Man climbing up a wooden loft ladder

If you want to access your attic more easily, installing a loft ladder is a great way to achieve this. A permanent loft ladder saves you the hassle of fetching and setting up a conventional ladder every time you want to go up there - and most loft ladders can be neatly folded away when you're done.

Before you purchase a loft ladder, though, we recommend taking a moment to familiarise yourself with the different types of loft ladder that are available. Here's a quick guide from Ladders UK Direct...

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Triple extension ladder

A surgeon from Portsmouth recently stated that he was 'lucky to be alive' after suffering an eighteen-foot fall. Professor Peter Brennan's rubber-footed ladder slipped while he was cleaning his gutters, resulting in what he called the "most terrifying 2 seconds of my life", followed by "lots of injuries and multiple fractures".

As we've discussed previously on this blog, there are several precautions you can take to reduce the risk of ladder slippage - but Prof. Brennan "checked and double checked" to make sure that his ladder was safe, and he endured a nasty fall nonetheless.

This goes to show that, no matter how careful you are, you can never be 100% sure that an accident will not occur. So what should you do if you're standing on a ladder and, in spite of all safety measures, it begins to fall?

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Did you know that 40% of all on the job deaths that occur at work are a result of a fall from height? These typically involve workers that have been tasked with working on roofs and hard to reach places using a ladder. Unfortunately, this is a very damning fact, but one that can be addressed through simple and effective safety measures. 

Preventative steps such as sufficient training in the safe use of ladders as well as providing equipment that is fit for purpose will have a dramatic impact on reducing these numbers. Another important way that you can keep safe whilst working at height is by wearing the correct clothing and personal protective equipment (PPE).

Unsure about what clothes and PPE you should be wearing when using a ladder? Read on to find out!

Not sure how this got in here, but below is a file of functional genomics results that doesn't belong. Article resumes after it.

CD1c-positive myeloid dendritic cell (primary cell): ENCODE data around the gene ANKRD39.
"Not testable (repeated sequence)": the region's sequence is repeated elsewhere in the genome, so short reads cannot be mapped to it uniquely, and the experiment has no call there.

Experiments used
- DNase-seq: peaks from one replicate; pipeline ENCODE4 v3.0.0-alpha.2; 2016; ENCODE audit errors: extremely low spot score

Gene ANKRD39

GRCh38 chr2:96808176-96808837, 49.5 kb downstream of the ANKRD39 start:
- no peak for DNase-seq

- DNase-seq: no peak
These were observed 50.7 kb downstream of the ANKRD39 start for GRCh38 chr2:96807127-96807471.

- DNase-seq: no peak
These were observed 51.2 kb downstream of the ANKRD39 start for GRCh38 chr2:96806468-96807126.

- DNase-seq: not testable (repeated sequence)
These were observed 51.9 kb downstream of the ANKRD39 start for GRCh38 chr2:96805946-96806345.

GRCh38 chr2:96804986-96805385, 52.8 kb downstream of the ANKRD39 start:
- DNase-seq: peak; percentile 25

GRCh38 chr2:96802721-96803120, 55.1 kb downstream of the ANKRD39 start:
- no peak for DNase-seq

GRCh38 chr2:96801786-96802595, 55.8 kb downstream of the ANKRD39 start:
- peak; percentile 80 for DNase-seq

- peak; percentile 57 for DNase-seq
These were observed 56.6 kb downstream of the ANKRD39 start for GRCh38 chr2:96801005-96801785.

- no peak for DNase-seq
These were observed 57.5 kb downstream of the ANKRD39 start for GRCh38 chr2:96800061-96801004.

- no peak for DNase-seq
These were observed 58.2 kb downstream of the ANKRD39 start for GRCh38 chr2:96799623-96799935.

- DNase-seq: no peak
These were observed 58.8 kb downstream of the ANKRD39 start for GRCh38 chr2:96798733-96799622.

Hi-vis workwear and PPE

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Painter on ladder

If you are an employer, the safety of your workers is ultimately your responsibility. And this includes when they are using a ladder to work at height.

Now, some people may think otherwise and that when people are using a ladder, their safety is their own responsibility. However, this is far from the truth. So, if an employee of yours does fall from a ladder and injures themselves, what will happen to you? Can you be fined? Let's find out...

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working safely at height

It's a sad fact that a lot of the accidental deaths in the workplace are directly linked to working at height. When working at height, it's absolutely vital that you have proper precautions in place to help prevent a slip or fall. The HSE (Health and Safety Executive) have a lot of great information about working safely at height to show you how it's done properly. We've put together this blog, with the help of the HSE Working at Height Resource, to show you how to work at height safely.

Who should work at height?

You may think that because you have a ladder and you know how to climb it that you're perfectly competent to work at height safely. The truth is, even people who work at height every day can make mistakes. So, no matter who you are, if you need to work at height it's important you follow safety guidelines laid out by Health and Safety Executive.

Before you start working

Before you even think about touching a ladder, you need to make sure that the work has been planned properly, will be supervised properly and is being carried out by someone with the correct training/experience and knowledge of working safely at height. You also need to check that you've got the right safety equipment.

Assessing the risks

We've spoken about step ladder risk assessments before, but when you're working at height on any ladder, a risk assessment is important. Think about how long the task will take, how many times you'll need to do it, and the type of surface you'll be working on. Working safely at height is largely down to how well you understand and manage potential risks. For example, if you think that there's any chance of a slip or fall, make sure you explore fall arrest equipment before making a start.

Working safely at height - what you should and shouldn't do:

You should:

  • Get as much work done from the ground as you can
  • Make sure extra precautions are taken if you're working near a fragile/breakable surface
  • Ensure you're wearing protective headgear in case of falling objects
  • Consider what would happen in the event of an emergency & make sure everyone on site is aware
  • Ensure the climbing space is clear & free of debris

You shouldn't:

  • Lean over or overreach while using ladders or scaffolding
  • Overload ladders - make sure you check the maximum working weight before you start!
  • Use ladders for tasks that require you to work at height for longer than 30 minutes at a time
  • Use a ladder or work at height if you aren't qualified to do so

Ladders for Working Safely at Height

Here at Ladders UK Direct, we offer a huge selection of ladders for domestic and trade use that will allow you to work at height safely. We work with well-known suppliers to bring you some of the safest & most-loved ladders on the market. Use the buttons below to shop our ladders & scaffold towers - perfect for working at height in any location.

Ladders >     Step Ladders >     Scaffold Towers >

If you have any questions about working safely at height, you can contact the Ladders UK Direct team here - sales@laddersukdirect.co.uk.